There may also be elements, by the way, of differing, there is some, particularly in some attributes, that bear on engineering, there is reasonably strong evidence of taste differences between little girls and little boys that are not easy to attribute to socialization. I just returned from Israel, where we had the opportunity to visit a kibbutz, and to spend some time talking about the history of the kibbutz movement, and it is really very striking to hear how the movement started with an absolute commitment, of a kind one doesn't encounter in other places, that everybody was going to do the same jobs. Sometimes the women were going to fix the tractors, and the men were going to work in the nurseries, sometimes the men were going to fix the tractors and the women were going to work in the nurseries, and just under the pressure of what everyone wanted, in a hundred different kibbutzes, each one of which evolved, it all moved in the same direction.

So, I think, while I would prefer to believe otherwise, I guess my experience with my two and a half year old twin daughters who were not given dolls and who were given trucks, and found themselves saying to each other, look, daddy truck is carrying the baby truck, tells me something.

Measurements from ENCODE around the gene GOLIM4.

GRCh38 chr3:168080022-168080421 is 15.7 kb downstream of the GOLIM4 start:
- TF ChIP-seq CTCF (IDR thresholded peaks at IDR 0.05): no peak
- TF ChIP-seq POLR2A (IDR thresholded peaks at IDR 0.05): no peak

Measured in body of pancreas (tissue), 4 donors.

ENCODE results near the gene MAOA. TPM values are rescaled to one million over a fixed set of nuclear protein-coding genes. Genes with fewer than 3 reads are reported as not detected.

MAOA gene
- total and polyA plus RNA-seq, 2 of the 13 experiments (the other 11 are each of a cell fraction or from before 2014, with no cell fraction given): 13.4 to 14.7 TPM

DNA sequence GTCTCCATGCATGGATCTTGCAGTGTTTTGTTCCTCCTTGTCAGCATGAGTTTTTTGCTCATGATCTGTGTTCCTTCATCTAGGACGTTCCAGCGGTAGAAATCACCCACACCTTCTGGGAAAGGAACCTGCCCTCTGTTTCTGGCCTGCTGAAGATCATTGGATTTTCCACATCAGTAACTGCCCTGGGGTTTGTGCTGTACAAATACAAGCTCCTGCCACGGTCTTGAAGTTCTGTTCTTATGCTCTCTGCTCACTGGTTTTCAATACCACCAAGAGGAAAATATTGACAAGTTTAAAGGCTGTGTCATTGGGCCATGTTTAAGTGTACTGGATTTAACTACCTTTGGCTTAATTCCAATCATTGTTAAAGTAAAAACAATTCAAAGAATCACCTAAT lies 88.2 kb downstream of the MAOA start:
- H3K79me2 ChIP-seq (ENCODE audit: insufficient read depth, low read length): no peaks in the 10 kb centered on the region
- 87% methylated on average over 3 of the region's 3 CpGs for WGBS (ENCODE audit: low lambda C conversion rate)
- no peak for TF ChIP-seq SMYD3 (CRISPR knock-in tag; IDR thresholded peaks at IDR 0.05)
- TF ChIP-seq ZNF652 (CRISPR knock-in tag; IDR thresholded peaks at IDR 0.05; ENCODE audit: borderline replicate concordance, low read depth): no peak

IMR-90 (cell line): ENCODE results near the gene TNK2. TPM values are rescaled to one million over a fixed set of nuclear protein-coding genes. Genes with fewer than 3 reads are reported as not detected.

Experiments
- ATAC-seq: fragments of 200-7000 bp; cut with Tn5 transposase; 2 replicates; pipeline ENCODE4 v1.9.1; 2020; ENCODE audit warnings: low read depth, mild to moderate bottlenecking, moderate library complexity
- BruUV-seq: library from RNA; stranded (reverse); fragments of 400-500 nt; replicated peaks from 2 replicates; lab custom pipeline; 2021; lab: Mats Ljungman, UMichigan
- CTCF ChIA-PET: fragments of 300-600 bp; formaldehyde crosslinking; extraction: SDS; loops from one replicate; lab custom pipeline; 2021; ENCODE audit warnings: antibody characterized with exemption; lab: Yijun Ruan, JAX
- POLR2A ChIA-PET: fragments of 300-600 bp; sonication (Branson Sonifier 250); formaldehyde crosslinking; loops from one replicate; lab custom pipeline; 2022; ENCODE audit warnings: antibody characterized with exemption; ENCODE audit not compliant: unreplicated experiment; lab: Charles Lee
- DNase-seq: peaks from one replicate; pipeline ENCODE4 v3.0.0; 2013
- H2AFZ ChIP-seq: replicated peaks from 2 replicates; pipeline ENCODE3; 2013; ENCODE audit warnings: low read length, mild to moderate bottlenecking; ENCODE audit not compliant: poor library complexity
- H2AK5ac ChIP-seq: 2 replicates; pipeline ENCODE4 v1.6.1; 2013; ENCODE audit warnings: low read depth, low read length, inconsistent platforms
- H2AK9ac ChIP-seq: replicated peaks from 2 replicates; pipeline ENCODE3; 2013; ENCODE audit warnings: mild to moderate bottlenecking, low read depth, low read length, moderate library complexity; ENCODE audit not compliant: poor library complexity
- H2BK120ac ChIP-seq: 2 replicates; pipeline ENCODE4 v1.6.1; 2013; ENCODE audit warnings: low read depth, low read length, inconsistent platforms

Summers gets lambasted for relying on anecdotal evidence about his daughters, but you can see that it follows the massive, multigenerational experiment of the kibbutzim, where feminist true believers set up entire cultures to inculcate gender quality, and each one failed.

Something he doesn't address, but is particularly interesting is that a higher proportion of math and mechanics-oriented women are likely to be androgynous and/or lesbian. (Exemplified by the new UC Santa Cruz supremo Denece D. Denton claiming to "speak truth to power" to Summers while arranging for her lesbian lover to get a new $192k per year job at taxpayer expense).


Also, Arnold Kling has some sensible things to say about the Larry Summers brouhaha on TechCentralStation.


Here's a new website called Harvard Students for Larry.